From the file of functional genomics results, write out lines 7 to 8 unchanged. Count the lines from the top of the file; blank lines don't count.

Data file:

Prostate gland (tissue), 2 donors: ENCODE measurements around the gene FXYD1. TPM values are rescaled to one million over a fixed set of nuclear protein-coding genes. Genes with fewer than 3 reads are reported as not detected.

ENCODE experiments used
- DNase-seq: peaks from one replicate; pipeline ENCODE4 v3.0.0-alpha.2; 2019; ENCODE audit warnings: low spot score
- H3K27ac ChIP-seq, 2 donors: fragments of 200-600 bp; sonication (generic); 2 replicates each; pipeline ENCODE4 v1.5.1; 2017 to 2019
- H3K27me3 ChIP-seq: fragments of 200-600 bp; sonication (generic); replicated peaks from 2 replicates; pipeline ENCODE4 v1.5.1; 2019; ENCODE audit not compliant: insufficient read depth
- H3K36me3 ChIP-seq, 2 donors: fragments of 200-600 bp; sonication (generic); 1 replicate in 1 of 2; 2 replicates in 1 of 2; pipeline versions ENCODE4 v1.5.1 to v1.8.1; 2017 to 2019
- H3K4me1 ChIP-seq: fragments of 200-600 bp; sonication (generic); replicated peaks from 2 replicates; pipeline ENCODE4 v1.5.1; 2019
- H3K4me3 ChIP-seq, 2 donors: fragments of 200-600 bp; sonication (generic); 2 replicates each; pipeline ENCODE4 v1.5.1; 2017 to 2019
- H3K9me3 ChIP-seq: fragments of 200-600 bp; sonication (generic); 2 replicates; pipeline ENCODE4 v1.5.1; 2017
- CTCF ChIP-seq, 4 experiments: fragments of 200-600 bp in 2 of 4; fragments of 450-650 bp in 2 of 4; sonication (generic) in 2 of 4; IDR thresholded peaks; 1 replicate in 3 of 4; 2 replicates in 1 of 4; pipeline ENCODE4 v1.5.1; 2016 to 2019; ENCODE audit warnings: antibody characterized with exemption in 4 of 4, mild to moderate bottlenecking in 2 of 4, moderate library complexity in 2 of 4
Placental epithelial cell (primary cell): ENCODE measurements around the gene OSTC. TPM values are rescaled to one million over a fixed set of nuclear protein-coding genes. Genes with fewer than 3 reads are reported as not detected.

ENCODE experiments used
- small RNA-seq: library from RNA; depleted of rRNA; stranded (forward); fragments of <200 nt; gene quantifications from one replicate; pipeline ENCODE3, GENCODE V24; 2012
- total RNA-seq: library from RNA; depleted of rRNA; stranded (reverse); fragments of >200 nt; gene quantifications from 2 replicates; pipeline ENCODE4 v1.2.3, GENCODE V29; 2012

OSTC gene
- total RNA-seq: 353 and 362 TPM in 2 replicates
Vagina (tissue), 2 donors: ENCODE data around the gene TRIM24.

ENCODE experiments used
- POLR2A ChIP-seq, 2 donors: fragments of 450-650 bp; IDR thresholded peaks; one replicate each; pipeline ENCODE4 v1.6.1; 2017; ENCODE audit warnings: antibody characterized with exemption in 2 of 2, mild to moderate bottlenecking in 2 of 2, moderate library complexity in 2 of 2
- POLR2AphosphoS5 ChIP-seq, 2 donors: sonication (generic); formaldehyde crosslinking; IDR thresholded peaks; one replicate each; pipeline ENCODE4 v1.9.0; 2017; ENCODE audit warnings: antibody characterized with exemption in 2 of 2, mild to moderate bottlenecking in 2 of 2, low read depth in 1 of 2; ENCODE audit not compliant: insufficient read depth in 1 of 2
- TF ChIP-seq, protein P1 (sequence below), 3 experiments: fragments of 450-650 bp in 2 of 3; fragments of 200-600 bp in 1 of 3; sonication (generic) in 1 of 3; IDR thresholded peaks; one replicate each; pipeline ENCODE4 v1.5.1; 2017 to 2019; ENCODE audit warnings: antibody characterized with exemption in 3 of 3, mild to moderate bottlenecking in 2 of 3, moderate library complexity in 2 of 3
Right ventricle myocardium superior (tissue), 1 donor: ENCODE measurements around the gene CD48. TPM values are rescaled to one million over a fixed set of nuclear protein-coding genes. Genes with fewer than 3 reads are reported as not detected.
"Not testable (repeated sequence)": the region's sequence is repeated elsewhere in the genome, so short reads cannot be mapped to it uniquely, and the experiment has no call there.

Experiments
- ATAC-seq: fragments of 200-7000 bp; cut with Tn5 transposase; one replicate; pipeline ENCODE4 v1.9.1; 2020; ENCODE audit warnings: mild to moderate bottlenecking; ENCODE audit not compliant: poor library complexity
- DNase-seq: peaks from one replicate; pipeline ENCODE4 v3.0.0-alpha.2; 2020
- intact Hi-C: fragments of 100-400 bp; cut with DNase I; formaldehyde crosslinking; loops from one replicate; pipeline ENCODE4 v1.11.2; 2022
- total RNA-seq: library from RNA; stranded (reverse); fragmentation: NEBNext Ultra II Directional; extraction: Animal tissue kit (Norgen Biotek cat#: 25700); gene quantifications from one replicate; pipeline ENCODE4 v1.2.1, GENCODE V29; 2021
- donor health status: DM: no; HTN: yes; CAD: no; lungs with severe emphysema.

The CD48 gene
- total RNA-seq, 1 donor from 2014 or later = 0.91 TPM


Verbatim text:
- H3K4me1 ChIP-seq: fragments of 200-600 bp; sonication (generic); replicated peaks from 2 replicates; pipeline ENCODE4 v1.5.1; 2019
- H3K4me3 ChIP-seq, 2 donors: fragments of 200-600 bp; sonication (generic); 2 replicates each; pipeline ENCODE4 v1.5.1; 2017 to 2019